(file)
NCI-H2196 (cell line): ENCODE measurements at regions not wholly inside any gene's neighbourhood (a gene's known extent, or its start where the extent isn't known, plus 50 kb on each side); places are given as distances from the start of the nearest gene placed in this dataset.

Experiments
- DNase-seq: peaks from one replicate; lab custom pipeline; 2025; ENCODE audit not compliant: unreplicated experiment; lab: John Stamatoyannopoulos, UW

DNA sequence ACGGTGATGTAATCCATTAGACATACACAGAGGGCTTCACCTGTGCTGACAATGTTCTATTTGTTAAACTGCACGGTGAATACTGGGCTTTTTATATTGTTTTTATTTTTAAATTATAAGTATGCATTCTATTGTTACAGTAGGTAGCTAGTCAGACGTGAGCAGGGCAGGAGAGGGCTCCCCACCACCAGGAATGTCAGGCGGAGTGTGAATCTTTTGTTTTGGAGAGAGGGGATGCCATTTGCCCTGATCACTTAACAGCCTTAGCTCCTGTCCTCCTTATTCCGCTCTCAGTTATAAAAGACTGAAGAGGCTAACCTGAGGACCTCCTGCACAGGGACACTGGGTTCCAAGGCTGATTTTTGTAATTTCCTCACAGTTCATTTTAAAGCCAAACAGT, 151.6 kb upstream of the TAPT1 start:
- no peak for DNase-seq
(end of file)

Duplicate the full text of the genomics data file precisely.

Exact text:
NCI-H2196 (cell line): ENCODE measurements at regions not wholly inside any gene's neighbourhood (a gene's known extent, or its start where the extent isn't known, plus 50 kb on each side); places are given as distances from the start of the nearest gene placed in this dataset.

Experiments
- DNase-seq: peaks from one replicate; lab custom pipeline; 2025; ENCODE audit not compliant: unreplicated experiment; lab: John Stamatoyannopoulos, UW

DNA sequence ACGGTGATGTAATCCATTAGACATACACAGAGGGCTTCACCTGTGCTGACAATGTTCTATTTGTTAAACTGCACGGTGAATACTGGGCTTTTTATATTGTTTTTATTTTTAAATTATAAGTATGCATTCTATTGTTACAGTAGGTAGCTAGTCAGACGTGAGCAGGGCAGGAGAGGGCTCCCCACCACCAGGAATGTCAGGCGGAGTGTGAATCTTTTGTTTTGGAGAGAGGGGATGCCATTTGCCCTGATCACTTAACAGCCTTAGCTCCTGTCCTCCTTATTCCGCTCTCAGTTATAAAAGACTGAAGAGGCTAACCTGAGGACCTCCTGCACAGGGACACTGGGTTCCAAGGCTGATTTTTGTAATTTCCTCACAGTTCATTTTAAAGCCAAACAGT, 151.6 kb upstream of the TAPT1 start:
- no peak for DNase-seq